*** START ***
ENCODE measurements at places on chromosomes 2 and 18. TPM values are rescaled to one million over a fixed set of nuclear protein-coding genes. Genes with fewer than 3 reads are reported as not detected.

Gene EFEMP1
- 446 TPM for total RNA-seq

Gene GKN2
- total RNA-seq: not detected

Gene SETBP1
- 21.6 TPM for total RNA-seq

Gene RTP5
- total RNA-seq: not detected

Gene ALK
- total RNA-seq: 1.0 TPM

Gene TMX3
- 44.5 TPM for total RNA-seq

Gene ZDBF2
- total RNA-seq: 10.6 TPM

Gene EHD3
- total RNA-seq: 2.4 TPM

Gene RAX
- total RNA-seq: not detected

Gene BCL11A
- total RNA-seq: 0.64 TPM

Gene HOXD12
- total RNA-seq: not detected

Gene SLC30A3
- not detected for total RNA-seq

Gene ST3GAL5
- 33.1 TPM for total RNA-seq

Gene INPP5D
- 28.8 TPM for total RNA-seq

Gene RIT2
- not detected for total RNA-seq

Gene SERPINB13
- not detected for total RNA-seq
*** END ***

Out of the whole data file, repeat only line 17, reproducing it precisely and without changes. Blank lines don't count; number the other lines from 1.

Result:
- total RNA-seq: 2.4 TPM